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Significance of the Shofar


Torah Portion: Parashat Nitzavim-Vayeilech

Shabbat: Sep. 9, 2023 | Elul 23, 5783

New Covenant: Romans 10:1-18


Paul’s prayer in Colossians

“For this reason we also, since the day we heard it, do not cease to pray for you, and to ask that you may be filled with the knowledge of His will in all wisdom and spiritual understanding; that you may walk worthy of the Lord, fully pleasing Him, being fruitful in every good work and increasing in the knowledge of God; strengthened with all might, according to His glorious power, for all patience and long suffering with joy; giving thanks to the Father who has qualified us to be partakers of the inheritance of the saints in the light. He has delivered us from the power of darkness and conveyed us into the kingdom of the Son of His love, in whom we have redemption through His blood, the forgiveness of sins”.

Colossians 1:9-14


Significance of the Shofar | The Shout of God's Victory

Beginning on the second day of Rosh Chodesh Elul (and continuing until Erev Rosh Hashanah) the custom is to blow the shofar every day (except on Shabbat). It's my hope that this will encourage you to "return to the LORD and listen to His Voice" (Deut. 30:2).


The shofar (ram's horn) is often used as an instrument of spiritual warfare... For example, the Torah states, "When you go to war in your land against an adversary who is oppressing you, you are to sound an alarm with trumpets; then you will be remembered before the LORD your God and you will be saved from your enemies" (Num. 10:9).

The Ram's Horn and the Akedah

The shofar first brings to mind the ram caught in the thicket by its horns which Abraham sacrificed in place of his son Isaac at Mount Moriah (Gen. 22:13). By extension, this "Ram of God" -- prepared from the "foundation of the world" -- is a picture of substitutionary sacrifice of the God's Son for the sins of the world. Indeed, the first occurrence of the word love in the Torah (אהבה, ahavah, in Gen. 22:2) refers to a father's love for his "only" son who was offered as a sacrifice, a clear foreshadowing of the greater "Akedah message" of the Gospel (John 3:16). Note in this connection that the sacrificial redemption involved violent spiritual warfare between God and the Satan (Gen. 3:15). For the believer in Yeshua, the blast of the shofar represents the shout of God's victory (נִצָּחוֹן) over the power of sin and death.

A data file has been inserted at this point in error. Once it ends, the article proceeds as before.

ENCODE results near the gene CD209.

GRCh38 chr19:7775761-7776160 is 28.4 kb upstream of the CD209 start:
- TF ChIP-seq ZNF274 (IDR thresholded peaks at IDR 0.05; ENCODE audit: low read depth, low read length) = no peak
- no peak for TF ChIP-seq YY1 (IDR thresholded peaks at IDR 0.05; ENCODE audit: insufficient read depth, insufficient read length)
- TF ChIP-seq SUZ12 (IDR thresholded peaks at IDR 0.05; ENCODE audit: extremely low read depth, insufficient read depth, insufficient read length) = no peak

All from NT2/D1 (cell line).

The Shofar in Scripture

In the Scriptures, the word shofar (שׁוֹפָר) first occurs in Exodus 19:16 when the Torah was first given to Israel during Shavuot (i.e., "Pentecost"): "On the morning of the third day there were thunders and lightnings and a thick cloud on the mountain and a very loud shofar blast (קל שׁפָר חָזָק מְאד), so that all the people in the camp trembled.... And as the sound of the trumpet grew louder and louder, Moses spoke, and God answered him in thunder." This shofar blast is sometimes called the "first trump" of God.

The shofar is also mentioned in connection with both Rosh Hashanah (Lev. 23:24, Num. 29:1) and the Yom Kippur Jubilee: "Then, on the tenth day of the seventh month, on Yom Kippur, you are to sound a blast on the shofar; you are to sound the shofar all through your land" (Lev. 25:9). In later Jewish history, since the shofar was sounded throughout the preceding month of Elul, the blowing of the shofar on the first of Tishri (i.e., Rosh Hashanah) was sometimes called "the last trump," while the shofar blast on Yom Kippur was called the "great trump," since at that time judgment was sealed.

Apart from these purposes, the shofar was also used to sound alarms for the camp of Israel (Num. 10:5-6, Ezek. 33:3), to convene assemblies, to announce the new moon and the Jubilee Year, to herald messages, and to coronate kings. The shofar was also used when Joshua waged war against Jericho (Josh. 6:4-20) and during other military campaigns (Judges 7:22). Indeed, when Israel engaged the enemy in battle, the priests and Levites would first prepare the way by sounding the shofar (2 Chron. 3:12, Neh. 4:14, Jer. 4:19, Amos 2:2, Zeph. 1:6, etc.).